While a little bit of water may not sound like a major issue, if left unattended, it can create the perfect environment for black mould to grow which can lead to several health issues including respiration problems, skin rashes, and sore or itchy eyes.

What can you do to fix condensation issues in the home?

Luckily, There are some simple steps you can take to fix your condensation problems. The first thing you want to do is prevent the outside air from getting into your home. There could be several weak points in your home contributing to this issue including:

  • Gaps around the windows and doors in your home
  • Poor insulation in your walls, underfloor, or roof
  • Leaks in your roof
  • Damage to your homes cladding
  • Poor ventilation in your home

Damage to your home’s cladding or structure creates weathertight issues and should immediately addressed. Homes exposed to the harsh climate for an extended duration can lead to an expensive repairs and numerous health issues.

You could also invest in better extractor fans and/or a dehumidifier to remove moisture from the air. In most situations however, the underlying issue related to condensation build-up is either poor or no insulation.

Insulation is the best answer to this issue

Insulating your home is the single best thing you can do for your family’s health and wellbeing. Unfortunately, New Zealand homes usually only have the minimum standards of insulation. We find most homes have a little insulation in the roof and floor but usually none insulation in the walls. Insulation provides a barrier that keeps the outside air temperature out and the inside temperature in. Heat easily escapes from a home that lacks good wall insulation. Insulation your walls helps close your home’s thermal envelope which helps permanently fix condensation issues in your home.

Insulation products like CosyWall Insulation can be easily blown into the walls of your home without having to remove the linings. An installer pumps the insulation through small holes in your exterior cladding. The insulation is blown at a high density so that it will never shrink or slump inside the walls. CosyWall Insulation also comes with a 50-year durability rating so the insulation will last the life of the home.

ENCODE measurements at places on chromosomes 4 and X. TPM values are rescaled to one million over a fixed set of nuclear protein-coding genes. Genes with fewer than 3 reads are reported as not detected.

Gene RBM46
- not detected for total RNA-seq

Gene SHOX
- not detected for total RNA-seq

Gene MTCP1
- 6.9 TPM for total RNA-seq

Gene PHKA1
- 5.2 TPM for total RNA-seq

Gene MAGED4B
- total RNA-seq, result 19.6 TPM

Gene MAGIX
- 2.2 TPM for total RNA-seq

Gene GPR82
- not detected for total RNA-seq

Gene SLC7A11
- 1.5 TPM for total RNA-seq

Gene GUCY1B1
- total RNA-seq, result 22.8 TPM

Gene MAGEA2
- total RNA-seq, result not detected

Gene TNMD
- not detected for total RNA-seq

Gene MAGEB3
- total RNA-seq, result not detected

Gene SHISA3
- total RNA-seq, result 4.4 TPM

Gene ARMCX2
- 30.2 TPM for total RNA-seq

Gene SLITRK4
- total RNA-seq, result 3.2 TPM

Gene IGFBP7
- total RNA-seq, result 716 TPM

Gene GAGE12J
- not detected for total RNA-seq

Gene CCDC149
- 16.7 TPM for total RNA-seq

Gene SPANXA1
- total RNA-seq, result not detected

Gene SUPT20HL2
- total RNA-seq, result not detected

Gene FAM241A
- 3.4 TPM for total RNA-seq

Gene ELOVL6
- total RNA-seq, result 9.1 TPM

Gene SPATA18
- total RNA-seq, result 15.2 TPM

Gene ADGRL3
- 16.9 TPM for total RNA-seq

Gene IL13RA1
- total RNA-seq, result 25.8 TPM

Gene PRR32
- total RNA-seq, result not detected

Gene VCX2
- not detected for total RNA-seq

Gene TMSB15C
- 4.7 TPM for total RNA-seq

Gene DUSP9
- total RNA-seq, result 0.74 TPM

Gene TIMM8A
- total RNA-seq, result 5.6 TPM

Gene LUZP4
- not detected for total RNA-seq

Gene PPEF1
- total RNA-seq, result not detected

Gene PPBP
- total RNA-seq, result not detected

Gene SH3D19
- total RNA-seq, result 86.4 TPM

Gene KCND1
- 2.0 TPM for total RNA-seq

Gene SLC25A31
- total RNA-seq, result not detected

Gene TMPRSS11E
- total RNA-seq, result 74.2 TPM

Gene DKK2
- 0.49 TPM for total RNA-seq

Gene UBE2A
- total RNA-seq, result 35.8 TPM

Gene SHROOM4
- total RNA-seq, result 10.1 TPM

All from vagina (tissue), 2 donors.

Talk to the team at Insultech Insulation today about organising a free home assessment for your property.

Insulating Your Walls

Why is wall insulation important and should you be considering insulating your walls?

So you may have seen an ad on TV or online about wall insulation. If you’re considering insulating your walls, then there are a few things we should cover first.

To start, most New Zealand houses built before the 1990s had very poor insulation standards. Builders were required to install minimum levels of roof and underfloor insulation however wall insulation was often overlooked. This lack of wall insulation created a gap in the thermal envelope of many New Zealand homes, making them difficult and costly to keep warm.

Just imagine trying to stay warm on a winter’s day without wearing a Jacket! This is the same principle when thinking about fully insulating your home. Uninsulated walls leave gaps where warm air can easily escape your home and this is why you should consider insulating your walls.